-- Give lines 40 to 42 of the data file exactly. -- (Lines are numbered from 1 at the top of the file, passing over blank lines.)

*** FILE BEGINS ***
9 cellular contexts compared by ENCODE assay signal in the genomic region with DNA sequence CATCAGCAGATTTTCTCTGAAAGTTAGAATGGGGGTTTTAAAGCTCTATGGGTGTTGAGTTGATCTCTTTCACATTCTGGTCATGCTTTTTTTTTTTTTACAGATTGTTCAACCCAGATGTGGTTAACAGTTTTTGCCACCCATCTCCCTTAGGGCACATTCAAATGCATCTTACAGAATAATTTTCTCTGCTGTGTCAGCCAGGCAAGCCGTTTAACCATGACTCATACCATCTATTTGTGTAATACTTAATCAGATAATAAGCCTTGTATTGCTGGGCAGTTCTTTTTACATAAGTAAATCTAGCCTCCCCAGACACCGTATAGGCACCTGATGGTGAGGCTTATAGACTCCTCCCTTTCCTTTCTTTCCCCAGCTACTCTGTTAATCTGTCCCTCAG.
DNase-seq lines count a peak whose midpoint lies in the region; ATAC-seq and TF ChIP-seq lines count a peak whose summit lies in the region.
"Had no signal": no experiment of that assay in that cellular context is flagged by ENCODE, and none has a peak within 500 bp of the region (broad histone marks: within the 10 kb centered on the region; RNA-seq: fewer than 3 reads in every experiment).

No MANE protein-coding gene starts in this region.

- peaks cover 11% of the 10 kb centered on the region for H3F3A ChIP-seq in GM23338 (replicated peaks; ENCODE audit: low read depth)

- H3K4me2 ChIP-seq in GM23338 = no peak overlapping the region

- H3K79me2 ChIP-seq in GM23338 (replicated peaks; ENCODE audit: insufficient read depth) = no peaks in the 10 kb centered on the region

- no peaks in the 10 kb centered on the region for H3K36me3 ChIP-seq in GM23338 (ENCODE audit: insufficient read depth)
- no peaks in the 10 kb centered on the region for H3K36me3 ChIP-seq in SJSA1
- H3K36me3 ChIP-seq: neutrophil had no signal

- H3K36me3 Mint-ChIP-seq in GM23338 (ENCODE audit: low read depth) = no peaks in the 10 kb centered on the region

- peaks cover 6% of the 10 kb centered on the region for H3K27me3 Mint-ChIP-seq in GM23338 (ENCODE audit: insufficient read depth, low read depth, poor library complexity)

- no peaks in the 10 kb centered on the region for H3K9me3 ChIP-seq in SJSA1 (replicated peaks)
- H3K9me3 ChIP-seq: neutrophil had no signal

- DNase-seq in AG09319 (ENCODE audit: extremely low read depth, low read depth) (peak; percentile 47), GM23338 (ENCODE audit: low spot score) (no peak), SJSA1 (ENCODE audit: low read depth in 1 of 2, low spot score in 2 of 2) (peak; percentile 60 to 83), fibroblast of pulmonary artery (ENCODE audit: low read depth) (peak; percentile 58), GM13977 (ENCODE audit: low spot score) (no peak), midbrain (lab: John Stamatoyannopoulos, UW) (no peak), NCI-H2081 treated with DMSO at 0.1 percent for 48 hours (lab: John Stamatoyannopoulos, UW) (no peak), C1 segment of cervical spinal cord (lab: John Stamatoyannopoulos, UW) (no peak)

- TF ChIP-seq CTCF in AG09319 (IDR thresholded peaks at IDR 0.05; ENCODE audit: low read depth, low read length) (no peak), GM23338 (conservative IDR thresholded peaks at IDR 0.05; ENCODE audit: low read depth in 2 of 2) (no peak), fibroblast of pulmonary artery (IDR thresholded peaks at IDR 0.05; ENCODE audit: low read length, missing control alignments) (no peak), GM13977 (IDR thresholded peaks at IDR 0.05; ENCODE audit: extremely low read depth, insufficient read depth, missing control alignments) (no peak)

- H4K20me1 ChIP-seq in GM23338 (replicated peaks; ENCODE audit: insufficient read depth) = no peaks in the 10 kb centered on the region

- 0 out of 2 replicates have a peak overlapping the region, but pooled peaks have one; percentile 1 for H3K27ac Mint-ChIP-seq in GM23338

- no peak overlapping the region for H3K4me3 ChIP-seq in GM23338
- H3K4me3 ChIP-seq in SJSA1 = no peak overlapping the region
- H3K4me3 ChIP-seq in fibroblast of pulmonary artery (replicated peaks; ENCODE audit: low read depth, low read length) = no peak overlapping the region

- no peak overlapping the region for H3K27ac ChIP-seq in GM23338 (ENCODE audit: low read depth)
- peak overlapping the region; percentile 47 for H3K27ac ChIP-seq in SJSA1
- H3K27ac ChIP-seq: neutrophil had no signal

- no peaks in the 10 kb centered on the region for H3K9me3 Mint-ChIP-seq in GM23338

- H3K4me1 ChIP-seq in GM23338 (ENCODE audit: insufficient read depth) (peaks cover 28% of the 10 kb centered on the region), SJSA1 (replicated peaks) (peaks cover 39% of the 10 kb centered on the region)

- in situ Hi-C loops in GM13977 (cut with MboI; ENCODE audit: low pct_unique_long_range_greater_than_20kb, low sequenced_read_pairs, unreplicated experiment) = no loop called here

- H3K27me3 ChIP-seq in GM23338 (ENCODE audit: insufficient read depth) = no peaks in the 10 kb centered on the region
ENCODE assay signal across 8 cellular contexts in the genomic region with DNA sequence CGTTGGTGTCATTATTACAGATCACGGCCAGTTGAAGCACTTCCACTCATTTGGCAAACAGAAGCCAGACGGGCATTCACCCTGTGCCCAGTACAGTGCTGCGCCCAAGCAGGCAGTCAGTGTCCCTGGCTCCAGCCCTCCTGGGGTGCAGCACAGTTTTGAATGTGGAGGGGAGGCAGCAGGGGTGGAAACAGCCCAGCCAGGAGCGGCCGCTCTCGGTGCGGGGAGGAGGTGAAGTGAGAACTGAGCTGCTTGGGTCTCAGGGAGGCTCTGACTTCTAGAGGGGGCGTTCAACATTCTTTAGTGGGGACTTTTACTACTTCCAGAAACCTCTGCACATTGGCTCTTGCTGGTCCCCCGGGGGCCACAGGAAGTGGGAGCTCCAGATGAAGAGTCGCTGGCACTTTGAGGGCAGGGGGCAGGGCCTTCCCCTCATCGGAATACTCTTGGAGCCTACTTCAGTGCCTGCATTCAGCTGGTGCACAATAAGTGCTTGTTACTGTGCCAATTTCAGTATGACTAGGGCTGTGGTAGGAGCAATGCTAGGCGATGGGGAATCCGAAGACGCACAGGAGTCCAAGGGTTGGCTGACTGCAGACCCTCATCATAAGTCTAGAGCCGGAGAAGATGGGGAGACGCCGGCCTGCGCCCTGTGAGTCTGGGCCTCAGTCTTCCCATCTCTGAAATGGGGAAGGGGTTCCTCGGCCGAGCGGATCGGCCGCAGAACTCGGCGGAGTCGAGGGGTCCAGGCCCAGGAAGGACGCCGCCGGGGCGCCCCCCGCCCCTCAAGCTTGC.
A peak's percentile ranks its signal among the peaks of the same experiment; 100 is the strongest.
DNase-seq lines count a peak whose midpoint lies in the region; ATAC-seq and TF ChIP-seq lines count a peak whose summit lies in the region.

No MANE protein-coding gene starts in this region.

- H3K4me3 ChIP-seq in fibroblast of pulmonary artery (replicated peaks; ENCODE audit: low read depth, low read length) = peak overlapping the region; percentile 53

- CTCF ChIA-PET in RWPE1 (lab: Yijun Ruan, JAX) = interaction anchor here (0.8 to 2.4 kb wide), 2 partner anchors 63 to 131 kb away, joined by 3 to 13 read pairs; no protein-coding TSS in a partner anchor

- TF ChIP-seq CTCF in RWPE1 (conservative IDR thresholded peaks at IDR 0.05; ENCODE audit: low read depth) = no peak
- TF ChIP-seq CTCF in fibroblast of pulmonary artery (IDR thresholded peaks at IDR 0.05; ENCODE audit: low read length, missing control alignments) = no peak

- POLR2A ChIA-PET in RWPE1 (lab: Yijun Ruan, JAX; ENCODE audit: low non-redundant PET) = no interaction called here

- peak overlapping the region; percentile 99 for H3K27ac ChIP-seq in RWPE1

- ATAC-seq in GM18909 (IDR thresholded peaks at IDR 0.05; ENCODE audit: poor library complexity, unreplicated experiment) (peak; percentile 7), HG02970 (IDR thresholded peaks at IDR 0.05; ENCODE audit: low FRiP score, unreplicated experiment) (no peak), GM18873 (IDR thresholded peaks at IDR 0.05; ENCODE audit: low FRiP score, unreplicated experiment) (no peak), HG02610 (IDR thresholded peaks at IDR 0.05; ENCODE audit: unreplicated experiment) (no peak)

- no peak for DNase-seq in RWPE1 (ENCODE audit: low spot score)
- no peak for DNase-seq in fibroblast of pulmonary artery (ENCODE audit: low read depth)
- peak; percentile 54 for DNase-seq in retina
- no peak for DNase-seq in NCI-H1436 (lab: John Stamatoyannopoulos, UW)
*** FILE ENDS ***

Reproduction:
- no peak for DNase-seq in RWPE1 (ENCODE audit: low spot score)
- no peak for DNase-seq in fibroblast of pulmonary artery (ENCODE audit: low read depth)
- peak; percentile 54 for DNase-seq in retina